- Vitality. It simply tunes down the difficulty of them game. I've died quite a few times already, it's a real time-waster.

- Experience. This is very strong. It's a lot of extra experience because we kill a lot of monsters playing this game.

- Main stat. You get a lot of damage from, in my case, a big chunk of extra intelligence, and every stat has a defensive bonus too. Also we see very high stat numbers quite early - I've a level 32 blue hat with 96 int, 43 vit on.

- Gems.

Tuesday, 15 May 2012

Launch Day!

I'm stuck at the downloader but I imagine it will let me in later this morning. Some people have already got a few hours play in but a great many are stuck either downloading the game or at the log in page.

Let me offer a few last tips for launch day:

- watch for gold AH bargains. Prices will be very cheap today as no one has any money.

- level will probably be the main determinant of wealth. Don't try to level in magic find or gold find gear.

- do collect +exp gear as it is not shared with your party.

- look out for gold and green items. These weren't in Beta but were a huge element in previous games.

- buy some + run speed boots from the Auction House as soon as possible.

Good luck!

Tuesday, 1 May 2012

Hardcore or softcore?

Diablo 2 was, as far as I know, the last really popular permadeath game. Originally role-playing games drew inspiration from life and from wargames. In both of those your unit (sic) is extinguished once killed, dead, gone, game over. Over time it's suited both players and developers to allow play to continue past moments of losing. (In fact in single player games people almost always reloaded when they lost anyway even if it did feel a bit like cheating).

So why would anyone want to play hardcore? Is it just masochism?

I think to best understand it one needs to step back from immersion. Sure, some people like it that their character plays a story with closure. My old guild had a subforum devoted to death reports which turned into a remarkable place with friends paying tribute to other people's characters and even our own resident elegist. The key to understanding hardcore, however, is to look at the game mechanics.

So what are the game mechanics of hardcore? It's harder. It forces you to always focus. That can be very compelling. It's stressful. It's challenging. It resets your character from time to time so you can start over. Other people do less well, no one bad is going to be ahead of you simply by having spent more time. Grouping is a massive exercise of trust. Good groups feel awesome (since your trust proved well-founded). And beyond the beginner areas you never group with a bad player (although malicious players are possible, nobody is actually bad).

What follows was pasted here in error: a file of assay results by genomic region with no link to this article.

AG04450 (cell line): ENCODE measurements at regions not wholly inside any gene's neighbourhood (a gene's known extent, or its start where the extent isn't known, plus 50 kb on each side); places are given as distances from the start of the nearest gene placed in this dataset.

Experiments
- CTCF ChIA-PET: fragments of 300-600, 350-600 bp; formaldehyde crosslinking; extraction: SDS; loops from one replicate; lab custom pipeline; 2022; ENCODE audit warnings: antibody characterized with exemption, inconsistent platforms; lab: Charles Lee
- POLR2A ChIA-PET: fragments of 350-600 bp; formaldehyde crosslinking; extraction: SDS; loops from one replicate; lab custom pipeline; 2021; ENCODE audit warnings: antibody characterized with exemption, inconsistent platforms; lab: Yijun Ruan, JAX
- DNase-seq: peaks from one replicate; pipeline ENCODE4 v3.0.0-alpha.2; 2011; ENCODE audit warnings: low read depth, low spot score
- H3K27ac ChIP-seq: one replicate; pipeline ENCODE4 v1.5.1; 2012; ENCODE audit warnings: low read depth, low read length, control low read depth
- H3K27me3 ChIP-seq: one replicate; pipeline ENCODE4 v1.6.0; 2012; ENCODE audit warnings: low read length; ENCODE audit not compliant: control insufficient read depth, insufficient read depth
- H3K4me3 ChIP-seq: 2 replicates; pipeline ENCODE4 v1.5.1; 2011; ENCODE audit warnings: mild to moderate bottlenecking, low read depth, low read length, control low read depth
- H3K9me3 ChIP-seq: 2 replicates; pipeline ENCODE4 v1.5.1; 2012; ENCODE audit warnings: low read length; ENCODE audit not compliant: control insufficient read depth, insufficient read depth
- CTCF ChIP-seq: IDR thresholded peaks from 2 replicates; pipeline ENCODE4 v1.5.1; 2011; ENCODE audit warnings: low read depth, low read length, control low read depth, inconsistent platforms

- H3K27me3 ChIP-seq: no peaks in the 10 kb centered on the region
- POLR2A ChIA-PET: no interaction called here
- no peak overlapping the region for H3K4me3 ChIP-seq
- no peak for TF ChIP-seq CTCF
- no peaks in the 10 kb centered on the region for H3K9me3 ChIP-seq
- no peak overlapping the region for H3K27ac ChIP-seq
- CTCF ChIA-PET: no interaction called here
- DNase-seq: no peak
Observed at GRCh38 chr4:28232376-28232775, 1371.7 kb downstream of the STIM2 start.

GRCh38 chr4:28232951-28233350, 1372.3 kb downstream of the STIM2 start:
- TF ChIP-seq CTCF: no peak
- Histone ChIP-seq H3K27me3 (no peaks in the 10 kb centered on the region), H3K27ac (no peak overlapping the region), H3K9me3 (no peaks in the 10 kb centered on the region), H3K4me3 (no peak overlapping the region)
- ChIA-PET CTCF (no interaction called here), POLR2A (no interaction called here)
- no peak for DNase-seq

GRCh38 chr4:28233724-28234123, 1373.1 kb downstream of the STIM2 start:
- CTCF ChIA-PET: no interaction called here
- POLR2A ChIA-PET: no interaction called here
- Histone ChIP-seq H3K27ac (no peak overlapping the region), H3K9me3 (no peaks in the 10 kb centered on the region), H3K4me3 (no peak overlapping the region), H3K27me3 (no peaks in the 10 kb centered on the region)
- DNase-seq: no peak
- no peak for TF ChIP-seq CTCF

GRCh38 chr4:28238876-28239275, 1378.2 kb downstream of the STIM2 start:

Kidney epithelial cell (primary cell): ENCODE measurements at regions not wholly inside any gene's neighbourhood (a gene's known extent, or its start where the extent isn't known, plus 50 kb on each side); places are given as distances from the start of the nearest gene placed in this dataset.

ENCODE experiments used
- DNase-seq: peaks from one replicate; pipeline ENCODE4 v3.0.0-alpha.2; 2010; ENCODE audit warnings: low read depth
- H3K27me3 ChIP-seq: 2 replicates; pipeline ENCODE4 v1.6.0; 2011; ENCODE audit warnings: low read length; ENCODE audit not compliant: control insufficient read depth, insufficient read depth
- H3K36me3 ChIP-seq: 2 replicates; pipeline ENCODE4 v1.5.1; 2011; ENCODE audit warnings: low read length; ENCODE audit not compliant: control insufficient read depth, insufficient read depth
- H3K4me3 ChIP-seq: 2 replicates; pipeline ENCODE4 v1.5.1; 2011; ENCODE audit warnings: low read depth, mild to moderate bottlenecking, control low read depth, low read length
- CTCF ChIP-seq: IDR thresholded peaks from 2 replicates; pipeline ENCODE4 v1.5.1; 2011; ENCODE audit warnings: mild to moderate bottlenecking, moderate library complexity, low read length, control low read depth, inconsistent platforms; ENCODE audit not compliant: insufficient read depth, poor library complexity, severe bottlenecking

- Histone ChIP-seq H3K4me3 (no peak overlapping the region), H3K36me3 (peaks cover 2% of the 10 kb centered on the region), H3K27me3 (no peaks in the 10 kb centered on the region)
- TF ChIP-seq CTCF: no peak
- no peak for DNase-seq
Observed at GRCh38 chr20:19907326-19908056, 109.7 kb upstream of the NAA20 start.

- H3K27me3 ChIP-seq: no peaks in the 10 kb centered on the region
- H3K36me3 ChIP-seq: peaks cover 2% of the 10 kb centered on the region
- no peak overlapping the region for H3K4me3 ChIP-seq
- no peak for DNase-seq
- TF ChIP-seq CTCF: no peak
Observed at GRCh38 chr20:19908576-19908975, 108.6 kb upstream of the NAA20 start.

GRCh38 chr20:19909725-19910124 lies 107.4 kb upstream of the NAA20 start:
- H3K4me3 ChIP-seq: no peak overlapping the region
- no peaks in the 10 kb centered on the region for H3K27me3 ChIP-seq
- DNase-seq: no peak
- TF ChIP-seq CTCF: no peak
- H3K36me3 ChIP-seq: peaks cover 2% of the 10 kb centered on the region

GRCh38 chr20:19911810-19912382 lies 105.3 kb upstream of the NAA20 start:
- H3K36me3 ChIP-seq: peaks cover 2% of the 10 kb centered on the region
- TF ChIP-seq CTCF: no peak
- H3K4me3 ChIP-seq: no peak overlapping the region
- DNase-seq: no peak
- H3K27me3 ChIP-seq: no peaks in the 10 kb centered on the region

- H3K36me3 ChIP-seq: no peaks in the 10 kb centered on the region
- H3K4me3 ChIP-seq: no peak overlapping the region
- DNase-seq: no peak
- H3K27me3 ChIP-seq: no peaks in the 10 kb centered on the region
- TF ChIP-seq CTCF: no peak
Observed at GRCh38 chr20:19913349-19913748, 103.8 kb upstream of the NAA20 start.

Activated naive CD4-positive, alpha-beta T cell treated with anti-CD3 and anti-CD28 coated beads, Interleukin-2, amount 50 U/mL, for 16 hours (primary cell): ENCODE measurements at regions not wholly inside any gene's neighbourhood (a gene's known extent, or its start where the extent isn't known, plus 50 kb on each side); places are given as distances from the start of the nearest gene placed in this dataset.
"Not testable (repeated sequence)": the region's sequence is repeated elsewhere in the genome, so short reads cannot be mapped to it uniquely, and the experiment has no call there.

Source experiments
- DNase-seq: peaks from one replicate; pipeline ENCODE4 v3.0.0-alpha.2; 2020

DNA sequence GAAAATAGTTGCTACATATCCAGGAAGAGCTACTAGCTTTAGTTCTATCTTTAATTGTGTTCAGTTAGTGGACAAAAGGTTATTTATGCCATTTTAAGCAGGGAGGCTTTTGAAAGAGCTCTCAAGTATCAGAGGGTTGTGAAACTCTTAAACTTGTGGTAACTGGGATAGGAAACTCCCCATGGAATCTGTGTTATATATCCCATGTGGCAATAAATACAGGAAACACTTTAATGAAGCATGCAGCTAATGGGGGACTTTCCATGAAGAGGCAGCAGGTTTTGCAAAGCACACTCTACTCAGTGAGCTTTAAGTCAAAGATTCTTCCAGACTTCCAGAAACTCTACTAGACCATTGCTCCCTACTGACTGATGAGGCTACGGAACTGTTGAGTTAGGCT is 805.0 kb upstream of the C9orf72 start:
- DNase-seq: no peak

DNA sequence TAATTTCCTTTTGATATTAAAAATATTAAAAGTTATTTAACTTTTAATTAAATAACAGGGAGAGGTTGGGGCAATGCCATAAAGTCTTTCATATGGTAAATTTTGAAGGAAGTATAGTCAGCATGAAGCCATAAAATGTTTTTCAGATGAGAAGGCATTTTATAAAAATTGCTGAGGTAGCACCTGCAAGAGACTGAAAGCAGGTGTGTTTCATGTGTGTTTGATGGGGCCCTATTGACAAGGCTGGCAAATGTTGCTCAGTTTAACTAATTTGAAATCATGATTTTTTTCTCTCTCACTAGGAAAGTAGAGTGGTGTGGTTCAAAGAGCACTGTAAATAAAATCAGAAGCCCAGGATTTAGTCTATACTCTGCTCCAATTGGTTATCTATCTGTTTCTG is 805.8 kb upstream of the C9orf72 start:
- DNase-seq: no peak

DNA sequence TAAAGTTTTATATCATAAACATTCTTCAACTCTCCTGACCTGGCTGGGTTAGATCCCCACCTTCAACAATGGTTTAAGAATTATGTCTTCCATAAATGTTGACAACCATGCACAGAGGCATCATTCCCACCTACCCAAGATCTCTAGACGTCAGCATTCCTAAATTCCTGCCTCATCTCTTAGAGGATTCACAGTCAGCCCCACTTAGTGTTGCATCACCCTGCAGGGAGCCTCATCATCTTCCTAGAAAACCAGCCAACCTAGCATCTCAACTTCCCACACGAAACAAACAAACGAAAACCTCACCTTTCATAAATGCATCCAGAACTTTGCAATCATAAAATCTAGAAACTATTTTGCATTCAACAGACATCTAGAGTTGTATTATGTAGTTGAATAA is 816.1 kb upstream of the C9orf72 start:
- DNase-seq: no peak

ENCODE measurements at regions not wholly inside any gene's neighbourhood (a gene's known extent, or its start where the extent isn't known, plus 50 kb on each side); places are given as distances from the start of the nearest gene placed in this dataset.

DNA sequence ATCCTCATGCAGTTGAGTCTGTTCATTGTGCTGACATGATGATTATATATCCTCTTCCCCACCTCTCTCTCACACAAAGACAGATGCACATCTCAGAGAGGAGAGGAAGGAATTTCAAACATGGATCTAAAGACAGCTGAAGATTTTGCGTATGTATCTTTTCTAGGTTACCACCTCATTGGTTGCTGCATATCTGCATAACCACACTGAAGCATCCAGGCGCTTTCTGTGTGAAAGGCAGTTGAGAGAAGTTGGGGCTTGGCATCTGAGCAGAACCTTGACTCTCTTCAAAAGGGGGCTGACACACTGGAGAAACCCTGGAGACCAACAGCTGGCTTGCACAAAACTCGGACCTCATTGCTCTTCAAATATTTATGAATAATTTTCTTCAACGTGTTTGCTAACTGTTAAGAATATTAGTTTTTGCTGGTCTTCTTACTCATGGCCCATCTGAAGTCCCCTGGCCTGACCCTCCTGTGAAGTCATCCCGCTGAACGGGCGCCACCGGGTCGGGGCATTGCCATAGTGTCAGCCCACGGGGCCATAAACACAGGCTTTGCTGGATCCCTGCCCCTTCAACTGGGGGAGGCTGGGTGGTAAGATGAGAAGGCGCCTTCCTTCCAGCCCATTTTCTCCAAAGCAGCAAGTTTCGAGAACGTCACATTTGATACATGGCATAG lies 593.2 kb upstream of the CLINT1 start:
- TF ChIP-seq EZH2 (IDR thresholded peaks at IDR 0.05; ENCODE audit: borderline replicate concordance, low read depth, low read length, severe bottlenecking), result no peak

So it's all about the tension between risk and reward. Having to pay attention means you are more immersed in the game. Having to minmax your survivability makes you better at strategising a character build. The stress of the danger is exciting - sometimes your body will respond to the game, your pulse races, you sweat, you curse out loud. (Reading that back that sounds super-nerdy, let's move swiftly on!)

Viewed in that light it's very clear that hardcore is just right for some players and not right at all for other players.

So how do you know which you are?

Well, try it. And not just once, try it from time to time. My first go at Hardcore I couldn't get out of Act 1 Normal in Diablo 2 so I shelved the idea for several months. Later on I tried it again simply because softcore didn't feel challenging enough. Once I'd played hardcore for a while softcore became unthinkable, as bland as playing Windows Solitaire.

With Diablo 3 I see the auction house as a new frontier. So even though I would naturally incline to Hardcore mode because the Real Money Auction House is only for softcore I'll be playing there. And it's not just about the money, it's about the gaming of the AH. It is a very interesting and of course a fiercely competitive minigame.

So what if they extend the Real Money Auction House to Hardcore? I'll definitely move over. I think it's a much more exciting way to play and I also think it will be more lucrative. Hardcore mode has two elements that really ramp up a game economy - item destruction and challenge. People will be obsessed with beating Inferno and some of them will spend a lot of real money to try to do so.

So that's my decision - softcore until a Hardcore RMAH is released then hardcore. With 2 weeks to go, have you decided which mode you want to play Diablo 3 in?